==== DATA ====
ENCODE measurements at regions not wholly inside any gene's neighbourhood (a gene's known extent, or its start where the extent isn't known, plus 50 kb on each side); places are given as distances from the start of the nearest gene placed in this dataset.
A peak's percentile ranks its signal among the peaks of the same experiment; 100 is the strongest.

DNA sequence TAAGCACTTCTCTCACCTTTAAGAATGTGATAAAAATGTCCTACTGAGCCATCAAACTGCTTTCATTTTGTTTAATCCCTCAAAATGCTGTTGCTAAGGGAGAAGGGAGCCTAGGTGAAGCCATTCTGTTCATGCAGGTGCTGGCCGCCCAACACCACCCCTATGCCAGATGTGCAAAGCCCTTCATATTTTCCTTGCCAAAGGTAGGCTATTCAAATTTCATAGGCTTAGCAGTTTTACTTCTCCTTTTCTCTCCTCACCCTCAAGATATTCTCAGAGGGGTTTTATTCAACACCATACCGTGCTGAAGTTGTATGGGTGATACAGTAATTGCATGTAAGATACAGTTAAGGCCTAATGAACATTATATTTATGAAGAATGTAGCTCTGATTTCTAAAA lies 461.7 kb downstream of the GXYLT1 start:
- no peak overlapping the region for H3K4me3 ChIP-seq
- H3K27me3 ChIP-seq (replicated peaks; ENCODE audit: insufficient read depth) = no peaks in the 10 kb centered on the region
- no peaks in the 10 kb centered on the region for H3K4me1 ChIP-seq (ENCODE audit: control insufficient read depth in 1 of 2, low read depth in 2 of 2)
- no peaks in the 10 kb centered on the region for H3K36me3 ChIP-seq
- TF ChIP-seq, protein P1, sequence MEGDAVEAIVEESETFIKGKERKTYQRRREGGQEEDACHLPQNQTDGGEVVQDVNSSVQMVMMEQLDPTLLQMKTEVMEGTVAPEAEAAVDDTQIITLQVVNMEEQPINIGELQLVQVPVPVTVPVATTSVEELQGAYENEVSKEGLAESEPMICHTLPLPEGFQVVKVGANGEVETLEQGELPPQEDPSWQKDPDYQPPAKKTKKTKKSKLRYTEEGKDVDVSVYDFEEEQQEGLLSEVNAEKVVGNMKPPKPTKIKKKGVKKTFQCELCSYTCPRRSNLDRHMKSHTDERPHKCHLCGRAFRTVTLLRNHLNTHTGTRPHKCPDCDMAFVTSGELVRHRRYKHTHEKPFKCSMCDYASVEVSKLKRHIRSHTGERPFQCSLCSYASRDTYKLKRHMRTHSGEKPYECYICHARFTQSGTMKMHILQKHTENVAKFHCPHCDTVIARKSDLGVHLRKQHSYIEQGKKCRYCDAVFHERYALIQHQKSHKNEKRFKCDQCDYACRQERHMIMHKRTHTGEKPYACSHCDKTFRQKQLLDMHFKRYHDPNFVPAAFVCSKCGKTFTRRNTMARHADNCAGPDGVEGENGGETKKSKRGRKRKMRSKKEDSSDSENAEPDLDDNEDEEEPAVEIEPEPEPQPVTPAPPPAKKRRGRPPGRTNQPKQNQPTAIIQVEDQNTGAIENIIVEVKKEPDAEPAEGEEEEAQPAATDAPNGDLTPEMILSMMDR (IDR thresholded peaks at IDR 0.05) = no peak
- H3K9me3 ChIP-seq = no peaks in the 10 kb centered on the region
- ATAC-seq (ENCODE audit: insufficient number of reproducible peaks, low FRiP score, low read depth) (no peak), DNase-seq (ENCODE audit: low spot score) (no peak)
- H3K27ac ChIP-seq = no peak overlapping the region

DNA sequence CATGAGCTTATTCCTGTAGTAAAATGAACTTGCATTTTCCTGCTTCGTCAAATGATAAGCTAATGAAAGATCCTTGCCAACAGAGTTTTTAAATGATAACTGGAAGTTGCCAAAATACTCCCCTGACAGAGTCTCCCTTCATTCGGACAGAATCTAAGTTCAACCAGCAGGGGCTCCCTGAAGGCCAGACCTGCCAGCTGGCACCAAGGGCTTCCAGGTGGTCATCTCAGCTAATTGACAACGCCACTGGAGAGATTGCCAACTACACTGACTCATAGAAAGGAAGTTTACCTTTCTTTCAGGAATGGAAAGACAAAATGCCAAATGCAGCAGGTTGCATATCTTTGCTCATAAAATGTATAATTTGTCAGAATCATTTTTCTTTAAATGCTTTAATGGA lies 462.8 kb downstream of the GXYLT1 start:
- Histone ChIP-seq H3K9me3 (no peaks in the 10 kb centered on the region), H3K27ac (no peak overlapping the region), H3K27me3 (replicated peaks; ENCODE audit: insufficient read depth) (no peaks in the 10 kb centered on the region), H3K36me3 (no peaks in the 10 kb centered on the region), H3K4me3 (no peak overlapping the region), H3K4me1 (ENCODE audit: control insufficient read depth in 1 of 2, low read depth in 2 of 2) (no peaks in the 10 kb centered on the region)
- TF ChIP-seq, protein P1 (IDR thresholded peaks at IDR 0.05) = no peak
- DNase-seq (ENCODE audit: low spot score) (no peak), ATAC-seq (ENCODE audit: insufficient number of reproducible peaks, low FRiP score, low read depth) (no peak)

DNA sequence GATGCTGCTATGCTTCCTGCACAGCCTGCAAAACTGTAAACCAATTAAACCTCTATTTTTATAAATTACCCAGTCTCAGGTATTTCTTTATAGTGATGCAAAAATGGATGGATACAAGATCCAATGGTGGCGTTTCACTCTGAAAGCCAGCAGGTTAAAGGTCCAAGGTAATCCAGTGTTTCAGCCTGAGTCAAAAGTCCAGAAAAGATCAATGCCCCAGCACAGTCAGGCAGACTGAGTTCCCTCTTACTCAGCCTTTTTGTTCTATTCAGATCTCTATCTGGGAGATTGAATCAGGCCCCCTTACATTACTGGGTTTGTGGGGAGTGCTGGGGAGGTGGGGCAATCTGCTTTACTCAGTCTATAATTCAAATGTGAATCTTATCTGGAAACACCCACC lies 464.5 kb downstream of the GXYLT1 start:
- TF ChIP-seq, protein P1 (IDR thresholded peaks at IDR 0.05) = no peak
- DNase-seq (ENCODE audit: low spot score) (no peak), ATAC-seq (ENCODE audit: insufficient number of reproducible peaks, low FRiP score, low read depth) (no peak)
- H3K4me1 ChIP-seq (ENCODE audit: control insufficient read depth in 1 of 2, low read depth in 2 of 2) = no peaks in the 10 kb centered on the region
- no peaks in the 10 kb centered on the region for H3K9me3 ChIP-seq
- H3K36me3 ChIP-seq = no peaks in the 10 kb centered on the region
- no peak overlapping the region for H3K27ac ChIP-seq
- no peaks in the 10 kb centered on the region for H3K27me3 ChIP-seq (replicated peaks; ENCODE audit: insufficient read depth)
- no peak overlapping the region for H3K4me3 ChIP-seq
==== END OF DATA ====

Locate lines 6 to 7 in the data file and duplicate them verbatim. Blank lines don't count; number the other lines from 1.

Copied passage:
- no peaks in the 10 kb centered on the region for H3K4me1 ChIP-seq (ENCODE audit: control insufficient read depth in 1 of 2, low read depth in 2 of 2)
- no peaks in the 10 kb centered on the region for H3K36me3 ChIP-seq